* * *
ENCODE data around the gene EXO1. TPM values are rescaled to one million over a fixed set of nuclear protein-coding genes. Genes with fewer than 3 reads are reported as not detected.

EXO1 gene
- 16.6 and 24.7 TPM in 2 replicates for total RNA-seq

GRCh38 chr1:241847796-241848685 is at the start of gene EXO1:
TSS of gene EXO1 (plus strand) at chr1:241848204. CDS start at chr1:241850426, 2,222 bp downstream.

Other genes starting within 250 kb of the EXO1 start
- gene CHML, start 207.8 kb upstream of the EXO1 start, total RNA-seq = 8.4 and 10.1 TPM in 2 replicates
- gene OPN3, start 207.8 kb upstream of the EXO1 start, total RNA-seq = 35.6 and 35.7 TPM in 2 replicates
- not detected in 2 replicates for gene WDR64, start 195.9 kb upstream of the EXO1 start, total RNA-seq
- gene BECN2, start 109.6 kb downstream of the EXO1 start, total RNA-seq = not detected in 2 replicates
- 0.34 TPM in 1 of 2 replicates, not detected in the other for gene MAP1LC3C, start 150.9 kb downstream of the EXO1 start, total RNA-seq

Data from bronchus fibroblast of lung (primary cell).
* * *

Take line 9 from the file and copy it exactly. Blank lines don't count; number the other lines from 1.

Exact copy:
- not detected in 2 replicates for gene WDR64, start 195.9 kb upstream of the EXO1 start, total RNA-seq